Parliament Buildings One name you will probably hear a lot in Victoria is Francis Rattenbury. The young British immigrant was just 25 years old when he won a contest to design British Columbia’s new parliament buildings in 1892. He later went on to design other famous city landmarks. The Parliament Buildings are a dominant feature of the Inner Harbour and also open to visitors. Free guided tours are provided throughout the year. Click here for more information on public tours. A tour will give you the opportunity to discover the history of the province, the architectural splendor of BC’s cherished Parliament Buildings and to learn about British Columbia’s parliamentary process. But tours also reveal fascinating tidbits: Did you know that there is something special about the placement of the government and opposition benches? They are two-and-a-half sword lengths apart, just in case a duel breaks out.
    Craft beer Victoria = heaven for craft beer lovers! The city has one of the larges Craft Breweries per capita in whole Canada. Here you will also find Canada’s first brewpub and some of British Columbia’s most popular breweries. And this is probably why some people call Victoria “the cradle of craft beer revolution”. We had an amazing night out at Canoe Brewpub and we really enjoyed the selection of Phillips beers (some say this is the most popular brewery on the island. To learn more about Victoria’s craft beer scene, make sure to check out The BC Ale Trail. They even provide you with an amazing agenda for a three-day walk-eat-drink tour across Victoria, including some amazing sights, restaurants, breweries and pubs.
    Victoria Public Market The Victoria Public Market at the Hudson highlights local artisans, farmers, butchers, bakers, cheese-makers, preservers, brewers, vintners, florists and restaurateurs. It is located in the historic Hudson building in downtown Victoria and probably is the freshest and tastiest place to be on whole Vancouver island. We really enjoyed this bustling gathering place and the amazing food.
    Whale Tours Did you know that there are 80 resident whales living in Victoria’s waters? The waters surrounding Victoria make for excellent whale watching and wildlife viewing. No surprise there are plenty of companies offering a wide range of different whale watching adventures. Orcas are most frequently sighted, but humpback, minke and grey whales can also be seen. And on top you might even be able to spot some harbour seals, Steller and California sea lions, or bald eagles. Many tours leave right from downtown, so it is super easy to combine an afternoon of whale watching with a tour across the city centre. Nearby Sidney and Sooke are also popular whale-watching spots, and some tours even travel to the Victoria area from Vancouver. We cannot really recommend a tour operator, but we know that there are some that pay a lot of attention to sustainable and ecological aspects, so you might want to do your research before you choose one of the many options.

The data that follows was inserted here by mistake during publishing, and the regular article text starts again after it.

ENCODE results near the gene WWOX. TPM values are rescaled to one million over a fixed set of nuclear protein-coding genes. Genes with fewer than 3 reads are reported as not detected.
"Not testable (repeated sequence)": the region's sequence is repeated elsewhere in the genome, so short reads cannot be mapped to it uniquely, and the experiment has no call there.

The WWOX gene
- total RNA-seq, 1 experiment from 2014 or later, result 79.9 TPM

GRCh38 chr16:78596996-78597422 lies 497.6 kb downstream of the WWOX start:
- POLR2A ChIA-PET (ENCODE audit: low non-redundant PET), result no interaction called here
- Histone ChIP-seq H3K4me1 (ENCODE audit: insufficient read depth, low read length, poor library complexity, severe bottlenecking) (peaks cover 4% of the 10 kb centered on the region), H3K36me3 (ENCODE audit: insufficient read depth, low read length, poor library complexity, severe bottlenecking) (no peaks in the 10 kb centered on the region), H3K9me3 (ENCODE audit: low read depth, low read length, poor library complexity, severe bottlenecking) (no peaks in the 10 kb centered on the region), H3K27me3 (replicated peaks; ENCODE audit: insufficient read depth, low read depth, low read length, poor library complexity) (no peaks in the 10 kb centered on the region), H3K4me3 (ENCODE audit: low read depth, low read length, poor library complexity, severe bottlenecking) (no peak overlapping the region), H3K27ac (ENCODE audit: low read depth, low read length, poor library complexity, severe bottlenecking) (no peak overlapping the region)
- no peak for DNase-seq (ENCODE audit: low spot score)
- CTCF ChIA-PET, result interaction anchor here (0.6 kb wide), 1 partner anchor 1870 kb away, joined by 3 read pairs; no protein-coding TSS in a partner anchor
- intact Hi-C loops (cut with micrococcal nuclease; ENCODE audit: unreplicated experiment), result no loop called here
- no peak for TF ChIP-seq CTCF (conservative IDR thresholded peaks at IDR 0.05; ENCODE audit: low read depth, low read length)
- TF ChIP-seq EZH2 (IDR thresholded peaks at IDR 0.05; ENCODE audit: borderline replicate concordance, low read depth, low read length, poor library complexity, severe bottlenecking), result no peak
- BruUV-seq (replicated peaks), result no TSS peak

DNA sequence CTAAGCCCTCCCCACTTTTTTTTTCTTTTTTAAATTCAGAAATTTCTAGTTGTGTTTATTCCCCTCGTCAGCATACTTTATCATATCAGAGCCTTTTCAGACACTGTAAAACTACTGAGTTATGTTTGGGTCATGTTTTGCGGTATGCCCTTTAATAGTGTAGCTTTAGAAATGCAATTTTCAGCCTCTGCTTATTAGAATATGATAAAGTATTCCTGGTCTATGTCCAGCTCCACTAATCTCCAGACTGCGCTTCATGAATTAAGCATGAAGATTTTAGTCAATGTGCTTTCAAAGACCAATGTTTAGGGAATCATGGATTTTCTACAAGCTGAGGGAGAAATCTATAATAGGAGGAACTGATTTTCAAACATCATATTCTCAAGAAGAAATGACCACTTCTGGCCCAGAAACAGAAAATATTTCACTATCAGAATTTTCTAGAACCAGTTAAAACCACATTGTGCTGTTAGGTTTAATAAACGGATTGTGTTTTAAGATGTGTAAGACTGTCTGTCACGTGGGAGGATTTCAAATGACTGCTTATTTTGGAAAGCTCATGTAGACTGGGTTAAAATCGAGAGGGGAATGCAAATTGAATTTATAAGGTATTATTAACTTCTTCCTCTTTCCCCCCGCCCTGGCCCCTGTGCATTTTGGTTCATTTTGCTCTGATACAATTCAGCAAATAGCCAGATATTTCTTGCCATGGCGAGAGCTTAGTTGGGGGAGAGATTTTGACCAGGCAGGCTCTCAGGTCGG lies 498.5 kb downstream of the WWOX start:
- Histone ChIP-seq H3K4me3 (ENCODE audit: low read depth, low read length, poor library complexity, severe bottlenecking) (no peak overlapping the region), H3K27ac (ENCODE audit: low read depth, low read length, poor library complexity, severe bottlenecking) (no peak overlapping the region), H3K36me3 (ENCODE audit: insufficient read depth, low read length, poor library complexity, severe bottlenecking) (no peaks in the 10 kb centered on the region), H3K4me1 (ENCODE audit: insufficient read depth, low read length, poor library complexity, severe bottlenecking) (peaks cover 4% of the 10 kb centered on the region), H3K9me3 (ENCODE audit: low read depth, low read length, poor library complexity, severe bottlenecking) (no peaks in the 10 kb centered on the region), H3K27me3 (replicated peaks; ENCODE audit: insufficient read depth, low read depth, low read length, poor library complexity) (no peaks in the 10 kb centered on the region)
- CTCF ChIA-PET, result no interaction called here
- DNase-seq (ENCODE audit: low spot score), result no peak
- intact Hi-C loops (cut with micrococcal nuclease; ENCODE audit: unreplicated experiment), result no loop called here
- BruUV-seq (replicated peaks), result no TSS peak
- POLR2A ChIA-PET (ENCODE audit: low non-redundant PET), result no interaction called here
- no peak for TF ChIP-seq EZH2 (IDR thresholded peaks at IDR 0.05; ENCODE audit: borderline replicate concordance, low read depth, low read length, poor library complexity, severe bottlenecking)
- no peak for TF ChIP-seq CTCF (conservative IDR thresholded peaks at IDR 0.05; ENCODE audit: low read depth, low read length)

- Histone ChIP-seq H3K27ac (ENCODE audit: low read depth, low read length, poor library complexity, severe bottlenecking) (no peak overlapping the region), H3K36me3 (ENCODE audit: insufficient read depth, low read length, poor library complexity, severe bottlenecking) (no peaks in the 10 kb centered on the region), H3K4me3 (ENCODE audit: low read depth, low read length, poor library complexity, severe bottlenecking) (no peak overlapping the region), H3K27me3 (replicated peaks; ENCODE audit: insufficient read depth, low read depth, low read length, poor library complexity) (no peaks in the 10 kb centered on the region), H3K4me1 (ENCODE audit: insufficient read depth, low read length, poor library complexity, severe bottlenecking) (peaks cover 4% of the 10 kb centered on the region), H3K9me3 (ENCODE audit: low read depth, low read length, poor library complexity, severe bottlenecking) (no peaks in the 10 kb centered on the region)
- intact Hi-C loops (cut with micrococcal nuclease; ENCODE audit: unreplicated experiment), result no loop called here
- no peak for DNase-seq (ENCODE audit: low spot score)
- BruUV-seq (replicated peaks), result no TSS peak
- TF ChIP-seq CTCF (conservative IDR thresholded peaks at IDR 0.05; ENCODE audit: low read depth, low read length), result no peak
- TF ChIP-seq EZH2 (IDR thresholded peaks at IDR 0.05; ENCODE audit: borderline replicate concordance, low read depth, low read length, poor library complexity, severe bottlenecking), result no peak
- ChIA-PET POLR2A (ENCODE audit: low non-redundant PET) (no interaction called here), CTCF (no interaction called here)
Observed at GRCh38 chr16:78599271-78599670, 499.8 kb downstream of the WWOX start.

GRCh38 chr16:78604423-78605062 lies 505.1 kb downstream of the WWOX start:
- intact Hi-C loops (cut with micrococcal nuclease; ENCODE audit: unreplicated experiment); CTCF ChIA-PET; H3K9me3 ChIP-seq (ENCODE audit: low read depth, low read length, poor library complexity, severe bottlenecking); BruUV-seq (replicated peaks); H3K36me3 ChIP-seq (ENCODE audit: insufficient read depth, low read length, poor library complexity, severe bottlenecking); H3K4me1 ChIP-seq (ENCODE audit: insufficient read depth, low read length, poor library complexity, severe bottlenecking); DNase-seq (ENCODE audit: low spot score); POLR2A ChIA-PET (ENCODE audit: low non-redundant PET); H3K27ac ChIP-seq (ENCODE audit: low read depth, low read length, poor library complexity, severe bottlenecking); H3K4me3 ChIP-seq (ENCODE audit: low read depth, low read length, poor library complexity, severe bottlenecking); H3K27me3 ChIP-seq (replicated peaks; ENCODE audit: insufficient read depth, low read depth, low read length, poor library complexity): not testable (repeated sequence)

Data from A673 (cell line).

Butchart Gardens The Butchart Gardens provide 22 ha of breathtaking gardens year round. Located just about 35 minutes north of downtown Victoria. In summer the gardens provide highlights like the famous Rose Gardens with over 250 varieties of roses, exo-friendly boat tours, night illuminations, evening entertainment, and dazzling firework shows. And make sure to not miss the Victoria Butterfly Gardens, a unique opportunity to experience the beauty and curiosity of a tropical jungle up close.
    Beacon Hill Park Located in downtown Victoria and within easy walking distance from most downtown hotels, motels and the inner harbour, this park can easily be put on your sightseeing agenda. Keep in mind that the park is huge and that there is much to see and do, so you probably still want to allow plenty of time to view the entire park. Beacon Hill Park gives you views of Victoria’s waterfront and the Dallas Road Walkway as well as views of the Juan de Fuca Strait and the Olympic Mountains in Washington State.
    Craigdarroch Castle This stunning example of Victorian architecture is sure worth a visit. It is located a short drive or leisurely walk from downtown harbour. The castle will give you a glimpse of priviliged life in the 1890s and it also weaves a fascinating tale of an intriguing family – including their achievements, their relationships and even their quirks. Find out more on thecastle.ca.
    Explore Vancouver Island Vancouver Island is the largest island on the west coast of North America, and has been a global destination for hundreds of years. Today the island appeals to many different types of travelers – no matter if you are looking to explore the region one plate at a time, if you are hungry for cultural experiences, if you are looking for a mild climate to escape the chilly Canadian winter, if you are up for a fantastic getaway and to relax for a luxurious, decadent weekend or if you are seeking adventures in the outdoors: There are seven regions to explore, each of them with a variety of activities, experiences and adventures available.